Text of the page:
Sunday, July 4, 2021



Richard Jeffries  (1848-1887)

The first part of the book describes a geological transformation called "The Change" that occurred in England some hundreds of years before the story begins.  Because the Thames became silted up downstream of London, the river backed up and flooded not only the city on a permanent basis, but also the surrounding countryside, the fens, and even central England.  Somehow the central highlands vanished, leaving a large, island-dotted lake that extended north and south, from the moors almost to the Scottish border.  The Severn ceased to flow as well because the ancillary streams and rivulets carried the erosional effluvia from the abrading mountains downstream and plugged it up.  

Humanity survived and recovered from the disaster to establish a sort of medieval society, based on local satrapies and loose allegiances that served to protect walled villages ("Baronies" as they were known) from foreign invaders.  Constant warfare was the general rule, with the Welsh and Scots continuously making forays on the English settlements.  In addition, Bushmen and Gypsies made traveling by horse, cart, or foot through the extensive forests surrounding the lake normally hazardous.  Science and Technology were non-existent and the inhabitants explained incomprehensible occurrences as the result of magic.

Felix Aquila and his two brothers lived in a Barony close to a small river.  Their father, the Baron, was not an enthusiastic utilizer of power, preferring to allow his small estate to run itself.  To Felix, life was utterly boring, so he built a canoe and set off on an exploration of the lake.  He was in love with a neighboring Baron's daughter, Aurora Thyma, but although she reciprocated, he knew there was no chance of them getting together because her father was ambitious and wanted to use her to advance his holdings via an appropriate marriage.  So Felix was looking for a way to make himself acceptable to her dad.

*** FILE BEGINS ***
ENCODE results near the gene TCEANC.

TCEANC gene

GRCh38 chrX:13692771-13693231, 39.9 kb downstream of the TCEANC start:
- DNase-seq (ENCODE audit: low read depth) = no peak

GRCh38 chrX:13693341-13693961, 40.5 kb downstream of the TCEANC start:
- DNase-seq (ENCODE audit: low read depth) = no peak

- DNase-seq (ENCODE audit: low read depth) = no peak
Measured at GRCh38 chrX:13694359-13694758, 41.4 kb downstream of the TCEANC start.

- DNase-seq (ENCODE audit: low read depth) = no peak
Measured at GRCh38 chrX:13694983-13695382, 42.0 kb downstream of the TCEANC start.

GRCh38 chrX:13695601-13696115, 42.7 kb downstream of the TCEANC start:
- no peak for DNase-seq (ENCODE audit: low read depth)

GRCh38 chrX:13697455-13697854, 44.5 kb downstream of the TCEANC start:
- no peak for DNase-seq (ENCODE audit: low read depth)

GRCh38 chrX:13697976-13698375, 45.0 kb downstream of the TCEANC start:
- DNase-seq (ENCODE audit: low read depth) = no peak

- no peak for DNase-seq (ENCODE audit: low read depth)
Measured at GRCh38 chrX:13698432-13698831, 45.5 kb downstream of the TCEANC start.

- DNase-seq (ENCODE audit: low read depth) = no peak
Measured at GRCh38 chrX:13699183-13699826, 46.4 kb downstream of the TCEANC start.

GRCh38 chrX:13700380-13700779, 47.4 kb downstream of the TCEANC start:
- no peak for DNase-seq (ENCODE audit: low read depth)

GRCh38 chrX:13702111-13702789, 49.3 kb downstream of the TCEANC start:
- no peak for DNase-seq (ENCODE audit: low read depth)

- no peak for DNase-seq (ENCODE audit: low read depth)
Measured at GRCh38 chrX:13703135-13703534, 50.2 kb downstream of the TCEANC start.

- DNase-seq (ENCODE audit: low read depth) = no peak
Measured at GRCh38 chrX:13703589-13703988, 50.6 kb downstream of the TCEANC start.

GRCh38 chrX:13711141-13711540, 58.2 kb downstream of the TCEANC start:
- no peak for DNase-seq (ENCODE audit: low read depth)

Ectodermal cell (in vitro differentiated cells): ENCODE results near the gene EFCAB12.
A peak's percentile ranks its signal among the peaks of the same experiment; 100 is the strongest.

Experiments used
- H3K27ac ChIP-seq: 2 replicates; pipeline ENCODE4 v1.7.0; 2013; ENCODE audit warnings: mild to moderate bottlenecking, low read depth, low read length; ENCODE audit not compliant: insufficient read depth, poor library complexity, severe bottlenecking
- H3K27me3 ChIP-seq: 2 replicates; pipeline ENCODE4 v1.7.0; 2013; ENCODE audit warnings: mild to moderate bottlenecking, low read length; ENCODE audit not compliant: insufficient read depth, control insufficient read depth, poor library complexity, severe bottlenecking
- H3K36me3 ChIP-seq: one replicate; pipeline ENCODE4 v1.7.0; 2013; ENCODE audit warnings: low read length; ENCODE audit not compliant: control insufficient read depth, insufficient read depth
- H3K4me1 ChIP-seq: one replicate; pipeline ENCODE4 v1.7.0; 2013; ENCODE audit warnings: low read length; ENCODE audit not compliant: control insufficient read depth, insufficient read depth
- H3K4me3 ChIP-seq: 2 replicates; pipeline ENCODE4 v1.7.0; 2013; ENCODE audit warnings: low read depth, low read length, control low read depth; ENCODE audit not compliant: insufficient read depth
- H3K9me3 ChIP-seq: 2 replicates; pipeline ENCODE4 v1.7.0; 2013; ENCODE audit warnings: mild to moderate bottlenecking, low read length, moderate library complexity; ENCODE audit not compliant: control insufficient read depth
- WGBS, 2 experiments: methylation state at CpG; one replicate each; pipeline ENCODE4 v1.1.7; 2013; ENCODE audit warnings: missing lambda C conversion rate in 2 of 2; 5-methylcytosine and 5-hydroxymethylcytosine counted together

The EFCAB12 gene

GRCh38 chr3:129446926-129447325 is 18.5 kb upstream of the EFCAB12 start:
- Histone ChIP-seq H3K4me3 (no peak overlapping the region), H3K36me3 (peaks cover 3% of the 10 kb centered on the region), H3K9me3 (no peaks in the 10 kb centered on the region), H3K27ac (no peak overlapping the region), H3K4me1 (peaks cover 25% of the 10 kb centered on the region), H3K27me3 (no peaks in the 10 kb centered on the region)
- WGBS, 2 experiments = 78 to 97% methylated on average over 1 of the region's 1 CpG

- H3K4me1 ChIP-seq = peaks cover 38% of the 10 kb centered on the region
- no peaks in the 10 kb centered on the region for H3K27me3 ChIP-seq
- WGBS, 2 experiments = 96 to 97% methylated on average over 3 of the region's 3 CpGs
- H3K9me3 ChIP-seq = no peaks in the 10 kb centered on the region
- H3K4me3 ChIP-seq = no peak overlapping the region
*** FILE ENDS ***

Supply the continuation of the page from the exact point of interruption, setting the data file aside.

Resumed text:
Initially his plan was to visit Isembard, a powerful King on the other side of the lake, hoping to achieve fame and/or position congruent with Aurora's father's expectations.  After being stuck in the mud and evading a ship full of pirates, he left the canoe in a hidden encampment and walked to the city of Iwis, where Isembard was besieging a castle belonging to one of his neighbors.  Felix soon realized that the armored knights as well as the King and officers of the court were totally incompetent.  They spent most of their time drinking and making ineffective raids on the castle walls with not enough assailants to achieve any sort of victory.  When Felix tried to straighten them out (he suggested a catapult), he was arrested and threatened with dire physical harm.  So he managed to escape and made his way back to the canoe and set off toward the North.

He was caught by a west wind and driven into a wide embayment in which he noticed that all the birds were flying opposite to the way he was traveling.  And all the greenery seemed to be drying up.  He became more alarmed when the water turned black and the air became misty with a noxious and deadly miasma.  He finally landed on a rocky beach and after walking about for a while, came to feel rather woozy and light-headed.  The ground was all black and stuck to his feet and there were no birds or any other signs of animal life.  So he retraced his steps, feeling worse all the time, and barely made it back to the canoe.  Luckily, the wind had changed so it helped blow him out of the danger zone.  It was only then that he realized he had been exposed to the deadly region that now occupied what was originally the city of London.  Millions of bodies and toxic chemicals had been buried by the silt from the mountains and the entire district was devoid of life and deadly to any form of sentient being.  The poisonous gases from underground pervaded the entire area and made it a tenebrous death-trap.

Traveling south, Felix happened upon several sheep herders and finding them friendly and courteous, went with them to their main campsite, where he met the leader of a large group of persons who made their livings by herding and trading sheep.  He spent several weeks with them and learned that their principal danger came from marauding bands of Gypsies, who stole sheep and tried to murder them.  So Felix introduced them to archery, which art was not very well known in that world.  At one point he stood off a band of 200 raiders with his bow and arrow:  apparently the sudden apparition of a totally unknown technology convinced them that he was a magician.  The sheepherders were so impressed that they made him King.  (Spoiler, of a sort, ahead). So, after sojourning with them for a number of months, he departed to make his way back to Aurora's demesne with the purpose of eloping with her back to his new Kingdom where he intended for them to live happily ever after.